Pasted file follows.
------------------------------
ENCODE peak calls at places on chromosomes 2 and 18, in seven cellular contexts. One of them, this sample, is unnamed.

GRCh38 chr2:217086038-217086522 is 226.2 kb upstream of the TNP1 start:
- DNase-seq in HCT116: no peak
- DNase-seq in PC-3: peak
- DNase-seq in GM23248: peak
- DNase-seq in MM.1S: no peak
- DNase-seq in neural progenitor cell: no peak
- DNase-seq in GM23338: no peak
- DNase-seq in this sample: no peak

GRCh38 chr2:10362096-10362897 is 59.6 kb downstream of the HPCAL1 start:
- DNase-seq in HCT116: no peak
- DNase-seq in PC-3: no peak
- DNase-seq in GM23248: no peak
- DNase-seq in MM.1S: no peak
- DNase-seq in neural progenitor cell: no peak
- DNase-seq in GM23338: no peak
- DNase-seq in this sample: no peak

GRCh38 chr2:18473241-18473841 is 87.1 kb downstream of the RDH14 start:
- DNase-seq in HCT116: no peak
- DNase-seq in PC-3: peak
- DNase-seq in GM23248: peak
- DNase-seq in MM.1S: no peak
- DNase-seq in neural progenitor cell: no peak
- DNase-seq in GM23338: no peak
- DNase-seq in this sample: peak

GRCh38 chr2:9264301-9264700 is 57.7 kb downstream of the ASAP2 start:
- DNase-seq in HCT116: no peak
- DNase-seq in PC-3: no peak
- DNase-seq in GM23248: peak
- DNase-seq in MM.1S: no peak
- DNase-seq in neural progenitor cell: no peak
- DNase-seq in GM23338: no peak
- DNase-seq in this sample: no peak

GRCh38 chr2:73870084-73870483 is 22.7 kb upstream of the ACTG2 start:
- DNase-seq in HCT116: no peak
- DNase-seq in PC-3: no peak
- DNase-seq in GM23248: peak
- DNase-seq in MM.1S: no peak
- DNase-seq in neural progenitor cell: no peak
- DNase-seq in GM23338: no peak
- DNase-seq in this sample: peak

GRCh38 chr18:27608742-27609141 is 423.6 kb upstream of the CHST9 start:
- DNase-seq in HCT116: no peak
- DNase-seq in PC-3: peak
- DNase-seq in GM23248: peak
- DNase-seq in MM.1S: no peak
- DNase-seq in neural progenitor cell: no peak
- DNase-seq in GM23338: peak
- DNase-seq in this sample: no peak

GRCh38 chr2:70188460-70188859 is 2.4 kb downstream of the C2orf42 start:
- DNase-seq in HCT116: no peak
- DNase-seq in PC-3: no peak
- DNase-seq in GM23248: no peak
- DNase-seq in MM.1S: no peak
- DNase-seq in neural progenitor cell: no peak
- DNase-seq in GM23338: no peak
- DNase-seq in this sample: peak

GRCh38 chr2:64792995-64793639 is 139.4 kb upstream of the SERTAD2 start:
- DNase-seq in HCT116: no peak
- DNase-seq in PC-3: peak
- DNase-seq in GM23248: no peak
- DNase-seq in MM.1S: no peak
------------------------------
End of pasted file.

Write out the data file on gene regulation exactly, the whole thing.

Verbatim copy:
ENCODE peak calls at places on chromosomes 2 and 18, in seven cellular contexts. One of them, this sample, is unnamed.

GRCh38 chr2:217086038-217086522 is 226.2 kb upstream of the TNP1 start:
- DNase-seq in HCT116: no peak
- DNase-seq in PC-3: peak
- DNase-seq in GM23248: peak
- DNase-seq in MM.1S: no peak
- DNase-seq in neural progenitor cell: no peak
- DNase-seq in GM23338: no peak
- DNase-seq in this sample: no peak

GRCh38 chr2:10362096-10362897 is 59.6 kb downstream of the HPCAL1 start:
- DNase-seq in HCT116: no peak
- DNase-seq in PC-3: no peak
- DNase-seq in GM23248: no peak
- DNase-seq in MM.1S: no peak
- DNase-seq in neural progenitor cell: no peak
- DNase-seq in GM23338: no peak
- DNase-seq in this sample: no peak

GRCh38 chr2:18473241-18473841 is 87.1 kb downstream of the RDH14 start:
- DNase-seq in HCT116: no peak
- DNase-seq in PC-3: peak
- DNase-seq in GM23248: peak
- DNase-seq in MM.1S: no peak
- DNase-seq in neural progenitor cell: no peak
- DNase-seq in GM23338: no peak
- DNase-seq in this sample: peak

GRCh38 chr2:9264301-9264700 is 57.7 kb downstream of the ASAP2 start:
- DNase-seq in HCT116: no peak
- DNase-seq in PC-3: no peak
- DNase-seq in GM23248: peak
- DNase-seq in MM.1S: no peak
- DNase-seq in neural progenitor cell: no peak
- DNase-seq in GM23338: no peak
- DNase-seq in this sample: no peak

GRCh38 chr2:73870084-73870483 is 22.7 kb upstream of the ACTG2 start:
- DNase-seq in HCT116: no peak
- DNase-seq in PC-3: no peak
- DNase-seq in GM23248: peak
- DNase-seq in MM.1S: no peak
- DNase-seq in neural progenitor cell: no peak
- DNase-seq in GM23338: no peak
- DNase-seq in this sample: peak

GRCh38 chr18:27608742-27609141 is 423.6 kb upstream of the CHST9 start:
- DNase-seq in HCT116: no peak
- DNase-seq in PC-3: peak
- DNase-seq in GM23248: peak
- DNase-seq in MM.1S: no peak
- DNase-seq in neural progenitor cell: no peak
- DNase-seq in GM23338: peak
- DNase-seq in this sample: no peak

GRCh38 chr2:70188460-70188859 is 2.4 kb downstream of the C2orf42 start:
- DNase-seq in HCT116: no peak
- DNase-seq in PC-3: no peak
- DNase-seq in GM23248: no peak
- DNase-seq in MM.1S: no peak
- DNase-seq in neural progenitor cell: no peak
- DNase-seq in GM23338: no peak
- DNase-seq in this sample: peak

GRCh38 chr2:64792995-64793639 is 139.4 kb upstream of the SERTAD2 start:
- DNase-seq in HCT116: no peak
- DNase-seq in PC-3: peak
- DNase-seq in GM23248: no peak
- DNase-seq in MM.1S: no peak